Home Economics

Family & Consumer Sciences

Black Youth New Farmers of America New Homemakers of America
White Youth Future Farmers of America Future Homemakers of America
Scouting Boy Scouts of America (BSA) Girl Scouts of America (GSA)
Athletics Young Men Christian Association (YMCA) Young Women’s Christian Association (YWCA)
Religious Groups Men’s Clubs

Knights of Columbus (Catholic)

Women’s Clubs

Obviously, there have been many changes in society and organizations over the past century.  Men and women now have the opportunity to study whatever subjects they are interested in and join whatever organizations excite them. Even the Boy Scouts of America have rebranded themselves into Scouts BSA and opened their membership to girls interested in outdoor pursuits. In December 2020, 15-year old Lily Morse of Los Angeles, became the first female Eagle Scout recipient, joining the over 2.5 million boys who have earned the Eagle Scout rank since 1912.

In 2020, schools and organizations offer programs for both men and women. Female enrollment in land-grant universities colleges of agriculture has increased dramatically.  No longer do men only focus on production agriculture and women focus on family and consumer sciences. While fraternities and sororities still limit membership for obvious reasons, most organizations recruit both men and women into membership. In addition, the Minorities in Agriculture and Natural Resources and Related Sciences (MANRRS) organization offers programming for minorities and diverse populations of students studying in land-grant universities. The FFA and Family, Career, and Community Leaders of America (FCCLA) are open to boys and girls of any race, creed, or color. We no longer have separate youth organizations for boys and girls.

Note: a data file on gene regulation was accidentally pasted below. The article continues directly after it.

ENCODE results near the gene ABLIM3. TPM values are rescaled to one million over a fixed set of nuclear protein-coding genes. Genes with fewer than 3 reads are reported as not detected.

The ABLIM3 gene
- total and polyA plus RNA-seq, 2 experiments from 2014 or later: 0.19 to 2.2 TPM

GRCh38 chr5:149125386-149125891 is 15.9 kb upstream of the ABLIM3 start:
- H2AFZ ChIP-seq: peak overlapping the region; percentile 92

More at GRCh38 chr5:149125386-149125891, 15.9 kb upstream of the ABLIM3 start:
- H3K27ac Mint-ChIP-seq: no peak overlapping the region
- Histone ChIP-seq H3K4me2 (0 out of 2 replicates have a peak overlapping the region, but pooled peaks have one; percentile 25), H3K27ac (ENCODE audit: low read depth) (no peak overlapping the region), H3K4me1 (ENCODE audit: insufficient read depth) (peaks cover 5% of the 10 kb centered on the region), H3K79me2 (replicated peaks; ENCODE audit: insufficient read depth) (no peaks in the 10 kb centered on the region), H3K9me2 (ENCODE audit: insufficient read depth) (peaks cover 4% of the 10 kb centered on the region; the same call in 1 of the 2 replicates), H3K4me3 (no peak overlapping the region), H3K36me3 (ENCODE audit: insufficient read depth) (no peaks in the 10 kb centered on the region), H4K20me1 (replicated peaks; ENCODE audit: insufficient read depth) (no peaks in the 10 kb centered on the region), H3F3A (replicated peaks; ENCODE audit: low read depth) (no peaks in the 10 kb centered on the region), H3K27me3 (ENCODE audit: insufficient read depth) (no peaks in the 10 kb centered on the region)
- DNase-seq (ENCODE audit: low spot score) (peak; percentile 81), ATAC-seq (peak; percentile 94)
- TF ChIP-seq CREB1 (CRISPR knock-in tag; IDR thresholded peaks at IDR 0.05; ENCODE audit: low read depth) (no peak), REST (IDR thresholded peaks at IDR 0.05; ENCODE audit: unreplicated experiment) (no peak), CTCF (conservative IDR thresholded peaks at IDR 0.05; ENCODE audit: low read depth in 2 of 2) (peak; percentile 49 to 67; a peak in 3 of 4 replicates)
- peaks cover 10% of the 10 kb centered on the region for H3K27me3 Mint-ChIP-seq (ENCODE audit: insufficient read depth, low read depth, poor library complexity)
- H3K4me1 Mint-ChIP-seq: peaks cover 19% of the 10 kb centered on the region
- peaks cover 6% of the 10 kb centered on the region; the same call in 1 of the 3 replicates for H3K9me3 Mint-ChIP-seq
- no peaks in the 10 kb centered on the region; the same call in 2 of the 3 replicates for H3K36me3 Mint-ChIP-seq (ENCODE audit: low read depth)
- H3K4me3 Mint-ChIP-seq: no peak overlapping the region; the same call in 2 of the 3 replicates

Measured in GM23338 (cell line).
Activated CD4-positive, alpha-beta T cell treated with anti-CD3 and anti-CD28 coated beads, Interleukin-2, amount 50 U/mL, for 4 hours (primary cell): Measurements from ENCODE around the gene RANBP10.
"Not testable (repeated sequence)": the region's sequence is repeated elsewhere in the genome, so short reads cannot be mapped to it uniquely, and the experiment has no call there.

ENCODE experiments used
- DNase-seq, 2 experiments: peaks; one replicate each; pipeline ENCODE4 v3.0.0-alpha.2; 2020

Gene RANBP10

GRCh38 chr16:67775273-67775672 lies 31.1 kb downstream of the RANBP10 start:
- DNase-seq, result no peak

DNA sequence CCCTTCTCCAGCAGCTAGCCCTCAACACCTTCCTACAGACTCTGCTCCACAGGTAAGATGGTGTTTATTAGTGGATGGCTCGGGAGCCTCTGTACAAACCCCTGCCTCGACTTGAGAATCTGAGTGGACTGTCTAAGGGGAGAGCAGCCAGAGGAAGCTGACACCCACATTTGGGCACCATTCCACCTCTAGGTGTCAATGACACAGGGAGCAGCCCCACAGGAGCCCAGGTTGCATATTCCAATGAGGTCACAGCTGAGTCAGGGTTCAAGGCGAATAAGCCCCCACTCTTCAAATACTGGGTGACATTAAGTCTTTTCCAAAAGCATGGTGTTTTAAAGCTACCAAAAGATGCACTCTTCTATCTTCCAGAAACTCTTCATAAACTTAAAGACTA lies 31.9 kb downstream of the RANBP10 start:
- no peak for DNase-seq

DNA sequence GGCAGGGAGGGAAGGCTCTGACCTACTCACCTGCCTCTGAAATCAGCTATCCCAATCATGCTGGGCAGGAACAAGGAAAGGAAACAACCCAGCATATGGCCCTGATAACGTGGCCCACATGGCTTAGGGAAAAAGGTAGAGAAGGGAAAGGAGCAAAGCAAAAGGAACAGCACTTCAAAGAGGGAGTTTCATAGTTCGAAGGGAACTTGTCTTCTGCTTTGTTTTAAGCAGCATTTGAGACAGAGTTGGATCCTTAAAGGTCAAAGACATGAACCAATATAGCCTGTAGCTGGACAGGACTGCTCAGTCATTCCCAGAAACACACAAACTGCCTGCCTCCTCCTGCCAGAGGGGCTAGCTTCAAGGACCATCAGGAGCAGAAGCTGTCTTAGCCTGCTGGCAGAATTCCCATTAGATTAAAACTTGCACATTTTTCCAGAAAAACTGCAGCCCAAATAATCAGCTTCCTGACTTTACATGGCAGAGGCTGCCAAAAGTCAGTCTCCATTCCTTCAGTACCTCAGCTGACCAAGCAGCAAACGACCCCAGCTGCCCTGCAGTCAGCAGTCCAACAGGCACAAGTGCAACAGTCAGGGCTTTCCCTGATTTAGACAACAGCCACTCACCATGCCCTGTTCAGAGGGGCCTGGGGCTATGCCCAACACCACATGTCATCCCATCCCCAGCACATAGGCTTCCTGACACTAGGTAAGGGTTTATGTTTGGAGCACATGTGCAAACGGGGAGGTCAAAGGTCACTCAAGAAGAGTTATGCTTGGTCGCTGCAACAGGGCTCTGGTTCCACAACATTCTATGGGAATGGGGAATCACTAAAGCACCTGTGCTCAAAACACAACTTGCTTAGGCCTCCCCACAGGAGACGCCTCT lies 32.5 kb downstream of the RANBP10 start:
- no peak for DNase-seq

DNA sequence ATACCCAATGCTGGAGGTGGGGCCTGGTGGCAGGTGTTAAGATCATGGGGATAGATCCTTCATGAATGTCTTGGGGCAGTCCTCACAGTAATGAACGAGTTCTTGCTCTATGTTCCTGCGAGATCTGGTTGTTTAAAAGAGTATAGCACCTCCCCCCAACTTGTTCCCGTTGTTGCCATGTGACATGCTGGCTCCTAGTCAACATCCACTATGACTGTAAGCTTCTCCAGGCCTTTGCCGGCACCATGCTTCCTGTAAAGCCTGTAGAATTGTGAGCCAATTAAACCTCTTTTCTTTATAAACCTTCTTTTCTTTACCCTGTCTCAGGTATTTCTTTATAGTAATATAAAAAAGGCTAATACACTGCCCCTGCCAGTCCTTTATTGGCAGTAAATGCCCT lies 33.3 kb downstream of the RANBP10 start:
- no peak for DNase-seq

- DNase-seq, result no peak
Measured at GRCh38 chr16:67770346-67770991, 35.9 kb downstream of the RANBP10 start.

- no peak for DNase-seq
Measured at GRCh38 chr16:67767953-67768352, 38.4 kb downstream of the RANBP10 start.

These changes have all improved the educational and leadership opportunities for students. It no longer matters if you are black, white, male, female, or another race or gender, agricultural education is open to all. Diversity makes all of us stronger. It clearly is a bright future for everyone involved in the agriculture profession.

Suggested Activities:

  1. Identify a person of color who is involved in agriculture in your community. Interview that individual to learn about their life story and agricultural experiences and how they are different from your own personal experiences.
  2. If your school has both an FFA and FCCLA chapter, meet to identify ways of cooperating and brainstorm possible joint events or activities.


Bass, R. E. (1947, July). Virginia F.F.A. – F.H.A. camp. The Agricultural Education Magazine, 20(1), 7.

Casey, J. & Moore, G. (2013). The FFA sweetheart: Past, present, and future (?). Proceedings of the American Association for Agricultural Education Research Conference.

Chavez, D. J. (1953, November). A joint program of work for FFA and FHA? The Agricultural Education Magazine, 26(5), 113.

Cooperative undertaking F.F.A. – F.H.A. in Tennessee (1947, November). The Agricultural Education Magazine, 19(10), 198.

Moore, G. (2018, November 16). The FFA sweetheart. The Friday Footnote. Retrieved from: